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Hollywood tends to lack subtlety. This isn't particularly surprising. As such, your usual Hollywood Nerd is completely cut off from the more mundane concerns of the average person. More specifically, he doesn't like sports. At all.
On Super Bowl Sunday he curls up with The Confessions of St. Augustine. During March Madness he passes his time at Shakespeare in the Park performances. He thinks college football is an abomination that completely ruins the academic system. He scoffs at sports.
Our nerd (or "seamhead", as he may proudly label himself) adores America's pastime. He can tell you who led the Federal League in on-base percentage in 1915 (Benny Kauff). He can quote Bob Gibson's 1968 ERA (1.12). He can name the entire starting lineup of the 1995 Atlanta Braves team that won the World Series. This nerd likely has a massive baseball card collection and surrounds himself with books on the game.
If the writers aren't particularly subtle, the nerd will be primarily obsessed with statistics and have no real passion for the game itself. A more committed nerd, however, will frequently have a game on the television and will speak eloquently about the beauty of the game to his friends.
OK, in all seriousness, this is an example of Truth in Television, at least to an extent. The nature of the game lends itself to easily analyzable statistics, advances in computing power have made those stats even easier to break down and the rise of the Internet has made them easy to acquire, often at no cost. Even before the rise of sabermetrics, or the analysis of baseball statistics, the game was immensely popular among poets, novelists, and other literary and intellectual types due to its leisurely pace and pastoral, agrarian mythos.
If the writer himself isn't that much into baseball, this will be guaranteed to be a case of Gretzky Has the Ball.
In England, Australia, and many other former British colonies, Cricket performs the same function. Uncoincidentally, a major part of the original inspiration for the rules of baseball was cricket.
- In the Marvel Universe, Reed Richards has mused on how the Baseball team that is better statistically (even within one game) doesn't always win.
- Similarly, Spider-Man, the classic superhero nerd, is a Mets fan. Besides that he's from the Mets' home borough of Queens, there is no way that Spider-Man, champion of the underdog, the struggling survivor, the ne plus ultra of perseverance, would ever root for the Yankees.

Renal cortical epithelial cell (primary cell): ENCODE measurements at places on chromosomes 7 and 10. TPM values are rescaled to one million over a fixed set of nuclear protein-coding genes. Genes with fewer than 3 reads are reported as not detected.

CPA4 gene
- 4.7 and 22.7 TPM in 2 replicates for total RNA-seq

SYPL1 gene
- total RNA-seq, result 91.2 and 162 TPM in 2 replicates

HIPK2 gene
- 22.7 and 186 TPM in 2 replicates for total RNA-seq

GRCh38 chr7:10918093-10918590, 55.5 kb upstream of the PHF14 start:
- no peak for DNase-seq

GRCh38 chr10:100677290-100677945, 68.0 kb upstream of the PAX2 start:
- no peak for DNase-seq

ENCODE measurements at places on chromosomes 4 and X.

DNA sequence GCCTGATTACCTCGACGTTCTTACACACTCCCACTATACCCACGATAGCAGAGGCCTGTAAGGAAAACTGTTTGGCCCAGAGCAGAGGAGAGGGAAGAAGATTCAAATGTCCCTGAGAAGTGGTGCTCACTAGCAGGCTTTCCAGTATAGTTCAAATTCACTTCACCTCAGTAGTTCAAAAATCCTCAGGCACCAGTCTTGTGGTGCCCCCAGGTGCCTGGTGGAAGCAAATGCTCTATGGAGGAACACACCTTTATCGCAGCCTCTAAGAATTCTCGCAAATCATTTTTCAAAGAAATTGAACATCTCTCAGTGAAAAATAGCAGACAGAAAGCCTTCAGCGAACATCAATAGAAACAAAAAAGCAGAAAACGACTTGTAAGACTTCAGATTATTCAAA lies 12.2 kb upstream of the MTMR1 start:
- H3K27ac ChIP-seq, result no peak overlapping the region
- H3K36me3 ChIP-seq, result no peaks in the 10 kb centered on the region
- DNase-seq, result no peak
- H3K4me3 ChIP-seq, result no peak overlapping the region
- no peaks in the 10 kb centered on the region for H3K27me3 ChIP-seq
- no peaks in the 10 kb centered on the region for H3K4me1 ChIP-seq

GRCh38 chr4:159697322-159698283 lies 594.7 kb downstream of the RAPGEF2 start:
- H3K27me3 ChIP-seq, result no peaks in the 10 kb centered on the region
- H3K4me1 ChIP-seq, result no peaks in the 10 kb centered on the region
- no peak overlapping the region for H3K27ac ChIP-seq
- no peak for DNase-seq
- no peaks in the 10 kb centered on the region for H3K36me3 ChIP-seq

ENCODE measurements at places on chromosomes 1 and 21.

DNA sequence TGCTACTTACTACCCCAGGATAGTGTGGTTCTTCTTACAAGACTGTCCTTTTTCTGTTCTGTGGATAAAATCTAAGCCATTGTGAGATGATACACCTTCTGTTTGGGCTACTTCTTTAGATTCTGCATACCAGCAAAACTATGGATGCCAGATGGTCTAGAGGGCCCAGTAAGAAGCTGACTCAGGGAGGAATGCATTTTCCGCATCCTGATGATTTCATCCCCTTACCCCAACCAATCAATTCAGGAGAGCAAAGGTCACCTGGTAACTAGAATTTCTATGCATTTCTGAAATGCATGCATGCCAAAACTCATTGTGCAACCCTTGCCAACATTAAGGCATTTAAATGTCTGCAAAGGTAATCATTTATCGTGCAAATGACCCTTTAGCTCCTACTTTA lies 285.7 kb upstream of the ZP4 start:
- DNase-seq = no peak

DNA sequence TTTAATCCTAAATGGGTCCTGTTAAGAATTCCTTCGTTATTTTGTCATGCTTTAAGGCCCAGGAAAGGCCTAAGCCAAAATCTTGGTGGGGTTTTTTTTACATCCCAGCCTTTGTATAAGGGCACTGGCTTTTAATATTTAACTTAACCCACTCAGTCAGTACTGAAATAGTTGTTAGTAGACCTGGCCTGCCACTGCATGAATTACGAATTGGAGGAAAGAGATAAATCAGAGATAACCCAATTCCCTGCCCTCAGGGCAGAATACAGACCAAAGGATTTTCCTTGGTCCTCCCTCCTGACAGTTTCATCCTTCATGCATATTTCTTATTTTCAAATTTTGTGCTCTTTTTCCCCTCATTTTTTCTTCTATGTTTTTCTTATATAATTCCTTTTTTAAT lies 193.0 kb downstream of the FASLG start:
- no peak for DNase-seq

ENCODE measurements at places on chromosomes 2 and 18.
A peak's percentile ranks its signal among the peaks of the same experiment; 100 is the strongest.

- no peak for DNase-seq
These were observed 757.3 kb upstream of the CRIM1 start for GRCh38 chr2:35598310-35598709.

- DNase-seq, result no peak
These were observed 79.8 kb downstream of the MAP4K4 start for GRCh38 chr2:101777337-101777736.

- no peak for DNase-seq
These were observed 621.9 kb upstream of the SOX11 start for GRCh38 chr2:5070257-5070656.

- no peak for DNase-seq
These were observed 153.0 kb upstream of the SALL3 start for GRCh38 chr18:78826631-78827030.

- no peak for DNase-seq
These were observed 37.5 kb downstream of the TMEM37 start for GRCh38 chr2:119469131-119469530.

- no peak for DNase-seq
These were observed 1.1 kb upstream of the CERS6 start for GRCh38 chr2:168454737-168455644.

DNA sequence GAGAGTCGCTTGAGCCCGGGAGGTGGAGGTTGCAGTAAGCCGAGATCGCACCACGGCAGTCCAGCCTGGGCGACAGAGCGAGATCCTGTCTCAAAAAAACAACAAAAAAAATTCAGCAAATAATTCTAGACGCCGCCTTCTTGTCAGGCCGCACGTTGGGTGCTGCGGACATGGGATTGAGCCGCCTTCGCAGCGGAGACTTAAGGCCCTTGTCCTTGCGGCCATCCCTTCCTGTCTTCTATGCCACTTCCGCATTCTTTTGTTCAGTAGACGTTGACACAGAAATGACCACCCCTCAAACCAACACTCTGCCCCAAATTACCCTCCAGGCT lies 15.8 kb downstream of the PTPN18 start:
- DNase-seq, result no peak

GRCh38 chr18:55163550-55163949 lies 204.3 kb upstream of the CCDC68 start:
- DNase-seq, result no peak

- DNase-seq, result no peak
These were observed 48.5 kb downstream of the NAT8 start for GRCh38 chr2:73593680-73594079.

- Terrence Mann in Field of Dreams.
- In the third Honey, I Shrunk the Kids film, Honey We Shrunk Ourselves, Adam finally convinces Wayne to let him go to Baseball camp instead of Science camp. Where Wayne discovers he enjoys the statistics of the game.
- Averted in Kevin Smith's films; his characters talk about Star Wars and Comics, but the only sport they seem to care about is Hockey.
- In the film Moneyball, based on a popular true-story baseball book, Oakland general manager Billy Beane relies on a method devised by baseball nerd Peter Brandt to make a winning team using statistics.
- In A Few Good Men (written by future Moneyball screenwriter Aaron Sorkin), Lt. Kaffee is shown watching baseball on TV in two different scenes.
- Many characters in Ernest Hemingway books like baseball, the title character from The Old Man and the Sea being an example. This is probably Author Appeal.
- Bobby Thomson's pennant-winning home run ball from the 1951 Giants/Dodgers playoff series (when both teams were based in New York) serves as a MacGuffin in Don Deliilo's novel Underworld. Delillo also wrote an early novel about football, End Zone.
Live Action Television
- In one episode of CSI, Grissom tells Sara he's a baseball fan, explaining that it's a "beautiful game." Never before that point, and never after, did he express a fondness for the game.
- William Petersen puts a lot of himself into the role of Gil Grissom, including his own love of baseball (He is a lifelong Chicago Cubs fan, and has sung the 7th inning stretch on at least a couple of occasions, and has thrown out the first pitch at least once.